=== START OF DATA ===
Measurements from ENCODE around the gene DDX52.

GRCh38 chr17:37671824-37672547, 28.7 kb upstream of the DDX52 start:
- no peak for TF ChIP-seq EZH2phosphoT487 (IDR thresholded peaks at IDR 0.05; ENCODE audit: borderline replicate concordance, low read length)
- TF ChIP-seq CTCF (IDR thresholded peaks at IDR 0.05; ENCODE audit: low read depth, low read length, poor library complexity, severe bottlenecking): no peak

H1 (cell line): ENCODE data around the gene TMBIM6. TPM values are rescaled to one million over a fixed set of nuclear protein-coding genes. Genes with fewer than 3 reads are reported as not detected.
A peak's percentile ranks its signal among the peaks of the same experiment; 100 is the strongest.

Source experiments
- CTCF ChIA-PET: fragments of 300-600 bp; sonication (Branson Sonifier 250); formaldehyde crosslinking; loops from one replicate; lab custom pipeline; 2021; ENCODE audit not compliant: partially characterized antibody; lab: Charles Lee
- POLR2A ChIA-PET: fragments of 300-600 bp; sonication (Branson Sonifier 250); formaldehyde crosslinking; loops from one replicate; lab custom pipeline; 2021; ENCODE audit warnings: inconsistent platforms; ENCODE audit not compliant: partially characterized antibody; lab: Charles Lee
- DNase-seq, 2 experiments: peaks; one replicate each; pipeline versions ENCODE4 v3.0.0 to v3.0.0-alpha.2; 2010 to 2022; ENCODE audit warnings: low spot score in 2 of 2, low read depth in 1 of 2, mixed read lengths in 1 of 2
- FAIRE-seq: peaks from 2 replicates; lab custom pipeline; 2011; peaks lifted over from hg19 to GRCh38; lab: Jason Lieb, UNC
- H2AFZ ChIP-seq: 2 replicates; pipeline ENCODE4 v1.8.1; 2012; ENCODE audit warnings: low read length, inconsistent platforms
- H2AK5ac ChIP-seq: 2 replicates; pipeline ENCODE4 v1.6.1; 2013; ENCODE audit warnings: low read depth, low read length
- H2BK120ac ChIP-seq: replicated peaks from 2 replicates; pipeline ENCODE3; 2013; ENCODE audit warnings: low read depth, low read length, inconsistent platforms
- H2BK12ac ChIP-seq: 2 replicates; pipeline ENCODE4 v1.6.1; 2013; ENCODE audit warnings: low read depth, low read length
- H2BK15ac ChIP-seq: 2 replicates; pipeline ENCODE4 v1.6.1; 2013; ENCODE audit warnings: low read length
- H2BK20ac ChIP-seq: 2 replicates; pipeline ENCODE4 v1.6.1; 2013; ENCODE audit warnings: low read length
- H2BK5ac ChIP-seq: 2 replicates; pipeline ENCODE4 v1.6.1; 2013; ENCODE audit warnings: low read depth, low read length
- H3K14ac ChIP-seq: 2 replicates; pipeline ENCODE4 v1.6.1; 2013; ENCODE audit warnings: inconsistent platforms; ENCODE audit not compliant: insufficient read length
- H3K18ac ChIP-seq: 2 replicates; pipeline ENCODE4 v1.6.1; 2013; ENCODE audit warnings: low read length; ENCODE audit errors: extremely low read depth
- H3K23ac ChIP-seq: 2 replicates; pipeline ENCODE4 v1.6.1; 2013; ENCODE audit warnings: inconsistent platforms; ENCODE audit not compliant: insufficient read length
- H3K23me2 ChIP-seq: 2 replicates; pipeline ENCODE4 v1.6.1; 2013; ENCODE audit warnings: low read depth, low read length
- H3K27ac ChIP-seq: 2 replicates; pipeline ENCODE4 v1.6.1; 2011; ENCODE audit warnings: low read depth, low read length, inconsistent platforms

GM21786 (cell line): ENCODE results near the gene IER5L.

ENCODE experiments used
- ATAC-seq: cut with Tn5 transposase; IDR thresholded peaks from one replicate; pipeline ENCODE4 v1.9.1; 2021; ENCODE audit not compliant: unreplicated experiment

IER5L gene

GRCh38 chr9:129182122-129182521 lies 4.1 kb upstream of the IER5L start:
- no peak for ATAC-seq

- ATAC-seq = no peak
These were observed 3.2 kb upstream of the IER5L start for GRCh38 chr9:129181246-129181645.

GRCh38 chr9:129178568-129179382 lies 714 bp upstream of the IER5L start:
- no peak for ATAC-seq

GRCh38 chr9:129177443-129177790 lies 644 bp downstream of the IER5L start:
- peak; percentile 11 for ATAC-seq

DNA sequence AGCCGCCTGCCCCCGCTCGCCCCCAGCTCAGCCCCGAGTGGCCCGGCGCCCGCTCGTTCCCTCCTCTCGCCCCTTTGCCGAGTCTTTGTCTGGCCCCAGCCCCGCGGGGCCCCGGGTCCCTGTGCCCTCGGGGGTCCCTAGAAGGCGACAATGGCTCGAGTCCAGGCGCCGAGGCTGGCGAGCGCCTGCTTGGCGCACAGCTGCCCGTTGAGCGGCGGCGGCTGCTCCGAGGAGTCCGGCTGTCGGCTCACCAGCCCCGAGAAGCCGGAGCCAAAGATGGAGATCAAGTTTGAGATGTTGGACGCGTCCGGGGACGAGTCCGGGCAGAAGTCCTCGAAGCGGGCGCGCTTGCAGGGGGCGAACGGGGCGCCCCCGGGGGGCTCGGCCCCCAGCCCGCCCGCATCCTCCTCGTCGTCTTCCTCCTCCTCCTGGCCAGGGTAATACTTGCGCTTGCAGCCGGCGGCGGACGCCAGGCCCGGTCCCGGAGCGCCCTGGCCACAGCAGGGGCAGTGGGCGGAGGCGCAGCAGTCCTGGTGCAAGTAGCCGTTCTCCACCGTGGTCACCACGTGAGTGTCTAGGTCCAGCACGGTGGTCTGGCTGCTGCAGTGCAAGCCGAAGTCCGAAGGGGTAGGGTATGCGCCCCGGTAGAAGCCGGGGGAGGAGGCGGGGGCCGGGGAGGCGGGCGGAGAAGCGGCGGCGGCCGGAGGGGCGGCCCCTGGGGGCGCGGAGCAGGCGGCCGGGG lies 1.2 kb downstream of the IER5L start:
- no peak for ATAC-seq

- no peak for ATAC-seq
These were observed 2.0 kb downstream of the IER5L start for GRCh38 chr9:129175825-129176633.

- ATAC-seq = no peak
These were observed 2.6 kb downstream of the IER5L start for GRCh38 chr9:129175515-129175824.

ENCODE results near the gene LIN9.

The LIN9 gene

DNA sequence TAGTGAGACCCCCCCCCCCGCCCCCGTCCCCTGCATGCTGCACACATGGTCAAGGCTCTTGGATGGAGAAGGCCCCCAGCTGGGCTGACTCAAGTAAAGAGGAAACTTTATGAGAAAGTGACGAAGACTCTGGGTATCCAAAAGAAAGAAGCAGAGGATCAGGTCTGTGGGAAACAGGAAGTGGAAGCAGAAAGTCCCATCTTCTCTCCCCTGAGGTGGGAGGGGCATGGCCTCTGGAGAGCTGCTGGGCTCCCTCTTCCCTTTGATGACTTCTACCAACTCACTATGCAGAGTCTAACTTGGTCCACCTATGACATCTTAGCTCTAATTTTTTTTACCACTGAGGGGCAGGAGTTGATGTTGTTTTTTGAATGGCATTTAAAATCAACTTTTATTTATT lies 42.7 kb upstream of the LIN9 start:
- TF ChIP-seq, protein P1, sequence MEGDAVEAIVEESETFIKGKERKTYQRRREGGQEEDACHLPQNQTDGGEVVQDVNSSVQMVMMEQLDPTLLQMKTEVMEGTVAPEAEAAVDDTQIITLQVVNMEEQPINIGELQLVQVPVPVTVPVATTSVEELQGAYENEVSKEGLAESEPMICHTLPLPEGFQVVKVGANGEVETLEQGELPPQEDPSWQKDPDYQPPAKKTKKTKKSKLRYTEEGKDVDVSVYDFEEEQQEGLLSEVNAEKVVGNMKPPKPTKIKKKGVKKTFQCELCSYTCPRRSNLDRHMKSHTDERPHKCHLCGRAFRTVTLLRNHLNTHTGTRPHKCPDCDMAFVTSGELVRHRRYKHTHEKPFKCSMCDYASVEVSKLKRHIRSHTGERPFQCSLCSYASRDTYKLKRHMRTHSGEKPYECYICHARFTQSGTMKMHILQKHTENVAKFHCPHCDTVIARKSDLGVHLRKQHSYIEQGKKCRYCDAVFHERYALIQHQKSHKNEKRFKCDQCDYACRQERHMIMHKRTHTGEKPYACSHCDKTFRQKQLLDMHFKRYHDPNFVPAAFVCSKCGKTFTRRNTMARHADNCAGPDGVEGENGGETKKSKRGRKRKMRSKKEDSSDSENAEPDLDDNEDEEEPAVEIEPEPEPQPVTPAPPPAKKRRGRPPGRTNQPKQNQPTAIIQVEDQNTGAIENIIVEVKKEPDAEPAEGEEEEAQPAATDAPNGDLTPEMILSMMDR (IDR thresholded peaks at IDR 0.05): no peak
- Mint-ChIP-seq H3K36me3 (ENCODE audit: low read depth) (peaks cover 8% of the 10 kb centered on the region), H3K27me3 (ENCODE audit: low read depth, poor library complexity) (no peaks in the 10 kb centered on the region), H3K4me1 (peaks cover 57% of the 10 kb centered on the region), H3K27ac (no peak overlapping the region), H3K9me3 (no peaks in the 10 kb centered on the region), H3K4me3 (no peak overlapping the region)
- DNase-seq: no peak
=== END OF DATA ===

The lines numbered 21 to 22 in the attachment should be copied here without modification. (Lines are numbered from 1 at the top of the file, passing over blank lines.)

- H3K23ac ChIP-seq: 2 replicates; pipeline ENCODE4 v1.6.1; 2013; ENCODE audit warnings: inconsistent platforms; ENCODE audit not compliant: insufficient read length
- H3K23me2 ChIP-seq: 2 replicates; pipeline ENCODE4 v1.6.1; 2013; ENCODE audit warnings: low read depth, low read length